World's Tallest Grandfather Clock
The 35' 10" tall grandfather clock in Kewaunee was designed by Richard Kohrt, owner
of Svoboda Industries at the time. Mr. Kohrt was looking for a way to promote his
newly named business as well as a way to attract additional tourists to Kewaunee.
The clock was built in 1976 by Jake Schlies with the help of his son, Rodney, as a gift to
the people of Kewaunee. In 1984, a new bridge was built in Kewaunee and Svoboda
would move its business and the clock to its new Top of the Hill Shop, located on
Highway 42, on the northeast edge of Kewaunee.
Svoboda's closed the shop and the clock stayed behind and was neglected for more than
a decade before the property was sold to the Kewaunee County Sheriff's Department in
2013. The clock would now be need to be relocated or dismantled permanently since
the Sheriff's Department planned on using the building for storage and not public use.
This created a whirlwind of excitement since other cities had interest in taking the clock
out of Kewaunee to be restored and used.
World's Tallest Grandfather Clock at its location on the northeast edge of Kewaunee.
World's Tallest Grandfather Clock at its new location facing the Harbor in Downtown Kewaunee.
Jason Jelinek began a grass root movement using local news outlets and social media to garner attention and support to save a historic piece of Kewaunee, but also a true Americana road side attraction. With full support of Sheriff Matt Joski, and soon after Mayor John Blaha, approval to move the clock to its new home at the corner of Miller Street and Highway 42/Milwaukee Street, at the head of the Anhapee Trail, was unanimously voted for by the city council in March 2013.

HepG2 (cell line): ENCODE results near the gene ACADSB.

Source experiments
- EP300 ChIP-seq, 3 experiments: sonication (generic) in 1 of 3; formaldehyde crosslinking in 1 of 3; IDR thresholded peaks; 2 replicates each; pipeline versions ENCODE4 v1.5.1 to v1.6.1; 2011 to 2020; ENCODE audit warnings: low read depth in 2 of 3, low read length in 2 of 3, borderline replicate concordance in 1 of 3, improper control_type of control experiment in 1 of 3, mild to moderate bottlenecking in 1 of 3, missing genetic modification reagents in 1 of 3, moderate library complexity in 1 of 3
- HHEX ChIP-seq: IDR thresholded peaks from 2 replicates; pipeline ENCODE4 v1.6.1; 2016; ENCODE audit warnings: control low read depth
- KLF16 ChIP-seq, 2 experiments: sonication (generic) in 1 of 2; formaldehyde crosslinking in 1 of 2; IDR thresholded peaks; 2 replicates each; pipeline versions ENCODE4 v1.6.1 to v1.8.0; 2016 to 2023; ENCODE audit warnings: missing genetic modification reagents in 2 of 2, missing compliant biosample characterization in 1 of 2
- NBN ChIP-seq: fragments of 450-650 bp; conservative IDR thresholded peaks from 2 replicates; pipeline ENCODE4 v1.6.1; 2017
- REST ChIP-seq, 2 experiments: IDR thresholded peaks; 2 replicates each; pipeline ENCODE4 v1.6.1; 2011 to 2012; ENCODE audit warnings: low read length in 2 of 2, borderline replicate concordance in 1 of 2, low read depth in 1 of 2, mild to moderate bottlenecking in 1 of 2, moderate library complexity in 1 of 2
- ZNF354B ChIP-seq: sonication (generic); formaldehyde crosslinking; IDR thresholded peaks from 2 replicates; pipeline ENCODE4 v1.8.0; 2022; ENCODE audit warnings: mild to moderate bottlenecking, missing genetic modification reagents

The clock was dismantled in June 2013 for restoration. The body, which was mostly made of redwood, was rotten and replaced with marine grade plywood. A new footing was poured and the steel I-beam backbone inside the clock had extra support struts welded in for bolting to the footing. The ornate clock head was restored through the winter, mainly by Dale (Whitey) Vandermoss and his brother Mike Vandermoss, whom recreated some of the large spindles and crowned moldings by hand. While the outside was being repaired, the German made motors of the clock were looked over by Hacker Berkovitz to ensure they were keeping time.
On August 27, 2014, the clock body and head were raised in its current home, downtown Kewaunee, facing the harbor. It would stand alone through the winter of 2014-15. Beginning May 1, 2015, two pavilion roofs were erected off of each backside of the clock. One running south and the other to the west.
On July 30, 2014, at 1 p.m., the clock was officially started and has been keeping perfect time since. As of December 5, 2015, a sound system was donated and chimes, along with music for the seasons, can be heard on the quarter, half, and full hours.
All funding to move and restore the clock was provided by donations from local citizens. A true testament to the attachment locals had with this icon. Over $30,000 was raised and funds continue to support the beautification of the Ahnapee Trail area as well as general maintenance, signage, and electricity. There are many local craftsmen and women, construction companies including Merten's Construction & Concrete, Schlies Construction & Remodeling, Scott's Industrial Coatings, and Northern Sound and Video, government officials and supporters that deserve a great amount of thanks for the volunteer work that was given so graciously! Thank you all so much!
World's Tallest Grandfather Clock Downtown Kewaunee showing the pavilion park area.